# Let A_{2} be the set of all multiples of 2 except for 2. Let A_{3} be the set

Let $$\displaystyle{A}_{{{2}}}$$ be the set of all multiples of 2 except for 2. Let $$\displaystyle{A}_{{{3}}}$$ be the set of all multiples of 3 except for 3. And so on, so that $$\displaystyle{A}_{{{n}}}$$ is the set of all multiples of n except for n, for any $$\displaystyle{n}\geq{2}$$. Describe (in words) the set $$\displaystyle\overline{{{A}_{{{2}}}\cup{A}_{{{3}}}\cup{A}_{{{4}}}\cup\cdots}}$$

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Aamina Herring
Step 1
Given that $$\displaystyle{A}_{{{2}}}$$ is the set of all multiples of 2 except for 2. In this set all the even numbers except 2 are covered.
Similarly, $$\displaystyle{A}_{{{n}}}$$ is defined such that it is the set of all multiples of n except for n.
Now consider a composite number m.
Then $$\displaystyle{m}={a}{b}$$ with $$\displaystyle{\left({a},{b}\right)}={1}$$
Then the number m belongs to the set $$\displaystyle{A}_{{{a}}}$$ and $$\displaystyle{A}_{{{b}}}$$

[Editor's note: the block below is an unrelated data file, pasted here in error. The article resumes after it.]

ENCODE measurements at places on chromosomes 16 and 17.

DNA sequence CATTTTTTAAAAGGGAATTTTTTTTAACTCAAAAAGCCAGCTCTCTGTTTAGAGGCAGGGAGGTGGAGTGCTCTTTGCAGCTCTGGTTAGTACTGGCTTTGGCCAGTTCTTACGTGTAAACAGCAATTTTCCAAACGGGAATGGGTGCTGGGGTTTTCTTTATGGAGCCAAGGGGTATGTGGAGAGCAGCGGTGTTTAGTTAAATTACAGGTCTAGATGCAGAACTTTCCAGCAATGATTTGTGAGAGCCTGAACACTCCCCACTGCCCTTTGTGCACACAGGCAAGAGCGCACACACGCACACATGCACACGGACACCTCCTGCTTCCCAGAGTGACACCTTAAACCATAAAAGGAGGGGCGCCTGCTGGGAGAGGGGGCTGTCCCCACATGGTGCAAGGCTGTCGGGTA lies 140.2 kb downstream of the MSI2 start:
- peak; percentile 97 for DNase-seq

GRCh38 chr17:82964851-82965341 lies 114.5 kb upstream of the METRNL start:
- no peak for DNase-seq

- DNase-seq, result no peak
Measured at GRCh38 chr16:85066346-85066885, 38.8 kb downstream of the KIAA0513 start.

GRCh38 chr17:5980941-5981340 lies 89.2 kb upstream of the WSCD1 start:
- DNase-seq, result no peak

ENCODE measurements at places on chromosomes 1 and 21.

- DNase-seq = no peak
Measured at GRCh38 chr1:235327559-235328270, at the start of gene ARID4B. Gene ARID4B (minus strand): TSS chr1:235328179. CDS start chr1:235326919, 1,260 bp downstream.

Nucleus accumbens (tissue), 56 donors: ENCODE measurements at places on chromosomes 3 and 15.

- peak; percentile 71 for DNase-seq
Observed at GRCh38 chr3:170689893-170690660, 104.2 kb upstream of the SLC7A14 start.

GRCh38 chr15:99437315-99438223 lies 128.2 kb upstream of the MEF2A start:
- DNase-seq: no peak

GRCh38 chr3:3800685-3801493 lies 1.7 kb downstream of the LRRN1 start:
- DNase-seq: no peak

Hence it belong to the set $$\displaystyle{A}_{{{1}}}\cup{A}_{{{2}}}\cup{A}_{{{3}}}\cup\cdots$$ And thus it cannot belong the set $$\displaystyle\overline{{{A}_{{{1}}}\cup{A}_{{{2}}}\cup{A}_{{{3}}}\cup\cdots}}$$
Step 2
On the other hand, consider a prime number p.
Then it cannot be written as a multiple of any element other than p and 1.
By the definition of the set $$\displaystyle{A}_{{{p}}}$$, p does not belong to $$\displaystyle{A}_{{{p}}}$$
which gives that p belongs to $$\displaystyle\overline{{{A}_{{{1}}}\cup{A}_{{{2}}}\cup{A}_{{{3}}}\cup\cdots}}$$
Finally, the set of all odd primes will constitute the set $$\displaystyle\overline{{{A}_{{{1}}}\cup{A}_{{{2}}}\cup{A}_{{{3}}}\cup\cdots}}$$